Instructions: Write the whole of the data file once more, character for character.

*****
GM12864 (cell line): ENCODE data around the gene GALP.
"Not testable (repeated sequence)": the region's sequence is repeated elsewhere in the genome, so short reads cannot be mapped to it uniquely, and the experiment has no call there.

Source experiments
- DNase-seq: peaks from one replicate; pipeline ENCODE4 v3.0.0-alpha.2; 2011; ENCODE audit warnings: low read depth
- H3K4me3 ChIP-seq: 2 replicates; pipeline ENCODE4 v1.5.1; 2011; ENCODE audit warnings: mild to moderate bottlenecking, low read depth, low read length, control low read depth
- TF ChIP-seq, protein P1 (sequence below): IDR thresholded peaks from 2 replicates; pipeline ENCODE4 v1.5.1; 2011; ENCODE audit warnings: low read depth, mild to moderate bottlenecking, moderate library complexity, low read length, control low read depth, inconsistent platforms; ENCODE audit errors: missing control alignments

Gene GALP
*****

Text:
GM12864 (cell line): ENCODE data around the gene GALP.
"Not testable (repeated sequence)": the region's sequence is repeated elsewhere in the genome, so short reads cannot be mapped to it uniquely, and the experiment has no call there.

Source experiments
- DNase-seq: peaks from one replicate; pipeline ENCODE4 v3.0.0-alpha.2; 2011; ENCODE audit warnings: low read depth
- H3K4me3 ChIP-seq: 2 replicates; pipeline ENCODE4 v1.5.1; 2011; ENCODE audit warnings: mild to moderate bottlenecking, low read depth, low read length, control low read depth
- TF ChIP-seq, protein P1 (sequence below): IDR thresholded peaks from 2 replicates; pipeline ENCODE4 v1.5.1; 2011; ENCODE audit warnings: low read depth, mild to moderate bottlenecking, moderate library complexity, low read length, control low read depth, inconsistent platforms; ENCODE audit errors: missing control alignments

Gene GALP